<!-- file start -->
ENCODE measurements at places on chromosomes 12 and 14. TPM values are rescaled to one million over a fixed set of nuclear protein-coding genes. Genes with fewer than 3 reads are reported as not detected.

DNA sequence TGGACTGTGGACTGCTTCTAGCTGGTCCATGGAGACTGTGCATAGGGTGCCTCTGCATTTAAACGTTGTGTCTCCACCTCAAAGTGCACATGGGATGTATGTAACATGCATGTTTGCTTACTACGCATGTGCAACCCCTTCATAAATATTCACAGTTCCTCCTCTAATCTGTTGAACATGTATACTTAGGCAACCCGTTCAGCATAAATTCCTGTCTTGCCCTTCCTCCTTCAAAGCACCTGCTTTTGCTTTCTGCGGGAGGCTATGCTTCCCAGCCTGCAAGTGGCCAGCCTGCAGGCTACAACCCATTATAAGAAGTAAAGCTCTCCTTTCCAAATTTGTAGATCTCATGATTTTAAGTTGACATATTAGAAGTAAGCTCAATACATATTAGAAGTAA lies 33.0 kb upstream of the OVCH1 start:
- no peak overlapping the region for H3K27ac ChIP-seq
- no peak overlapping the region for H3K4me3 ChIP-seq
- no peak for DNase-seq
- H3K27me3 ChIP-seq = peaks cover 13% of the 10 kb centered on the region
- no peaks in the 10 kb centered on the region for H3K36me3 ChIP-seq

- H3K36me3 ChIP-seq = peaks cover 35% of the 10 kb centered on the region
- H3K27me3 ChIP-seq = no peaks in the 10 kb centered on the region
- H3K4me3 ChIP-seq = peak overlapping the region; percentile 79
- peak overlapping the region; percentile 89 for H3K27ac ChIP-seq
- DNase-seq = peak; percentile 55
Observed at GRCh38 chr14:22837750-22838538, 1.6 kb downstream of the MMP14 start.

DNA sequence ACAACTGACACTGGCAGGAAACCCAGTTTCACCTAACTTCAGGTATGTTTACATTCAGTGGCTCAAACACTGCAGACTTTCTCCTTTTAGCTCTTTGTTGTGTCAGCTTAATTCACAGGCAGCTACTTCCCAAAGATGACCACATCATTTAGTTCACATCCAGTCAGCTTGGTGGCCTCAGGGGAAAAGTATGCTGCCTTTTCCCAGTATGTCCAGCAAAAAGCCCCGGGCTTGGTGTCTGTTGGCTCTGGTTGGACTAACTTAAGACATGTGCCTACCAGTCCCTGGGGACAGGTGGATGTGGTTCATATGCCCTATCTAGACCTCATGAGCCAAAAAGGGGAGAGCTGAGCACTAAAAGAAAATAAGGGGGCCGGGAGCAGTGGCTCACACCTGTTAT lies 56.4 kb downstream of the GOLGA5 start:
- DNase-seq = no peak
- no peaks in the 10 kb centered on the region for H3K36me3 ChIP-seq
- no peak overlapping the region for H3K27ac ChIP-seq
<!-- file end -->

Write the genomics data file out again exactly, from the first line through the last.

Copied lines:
ENCODE measurements at places on chromosomes 12 and 14. TPM values are rescaled to one million over a fixed set of nuclear protein-coding genes. Genes with fewer than 3 reads are reported as not detected.

DNA sequence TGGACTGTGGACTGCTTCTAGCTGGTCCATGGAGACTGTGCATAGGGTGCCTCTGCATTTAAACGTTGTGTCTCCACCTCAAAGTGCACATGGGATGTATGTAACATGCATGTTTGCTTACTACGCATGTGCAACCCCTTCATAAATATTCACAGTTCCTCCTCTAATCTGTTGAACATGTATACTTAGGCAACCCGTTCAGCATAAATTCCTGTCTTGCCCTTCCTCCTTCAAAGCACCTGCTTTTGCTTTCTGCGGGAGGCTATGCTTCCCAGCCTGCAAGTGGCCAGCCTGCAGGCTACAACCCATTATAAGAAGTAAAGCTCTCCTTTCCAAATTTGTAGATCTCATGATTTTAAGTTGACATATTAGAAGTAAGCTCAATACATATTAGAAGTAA lies 33.0 kb upstream of the OVCH1 start:
- no peak overlapping the region for H3K27ac ChIP-seq
- no peak overlapping the region for H3K4me3 ChIP-seq
- no peak for DNase-seq
- H3K27me3 ChIP-seq = peaks cover 13% of the 10 kb centered on the region
- no peaks in the 10 kb centered on the region for H3K36me3 ChIP-seq

- H3K36me3 ChIP-seq = peaks cover 35% of the 10 kb centered on the region
- H3K27me3 ChIP-seq = no peaks in the 10 kb centered on the region
- H3K4me3 ChIP-seq = peak overlapping the region; percentile 79
- peak overlapping the region; percentile 89 for H3K27ac ChIP-seq
- DNase-seq = peak; percentile 55
Observed at GRCh38 chr14:22837750-22838538, 1.6 kb downstream of the MMP14 start.

DNA sequence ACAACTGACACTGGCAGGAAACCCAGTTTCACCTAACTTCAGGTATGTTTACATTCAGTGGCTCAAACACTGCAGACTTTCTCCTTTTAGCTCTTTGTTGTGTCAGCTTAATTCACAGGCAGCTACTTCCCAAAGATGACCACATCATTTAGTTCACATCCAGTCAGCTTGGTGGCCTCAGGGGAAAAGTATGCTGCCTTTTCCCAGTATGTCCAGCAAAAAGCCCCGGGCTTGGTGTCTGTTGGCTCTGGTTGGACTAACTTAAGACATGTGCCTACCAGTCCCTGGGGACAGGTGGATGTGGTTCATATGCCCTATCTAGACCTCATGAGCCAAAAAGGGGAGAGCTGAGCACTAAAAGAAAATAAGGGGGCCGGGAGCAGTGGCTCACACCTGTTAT lies 56.4 kb downstream of the GOLGA5 start:
- DNase-seq = no peak
- no peaks in the 10 kb centered on the region for H3K36me3 ChIP-seq
- no peak overlapping the region for H3K27ac ChIP-seq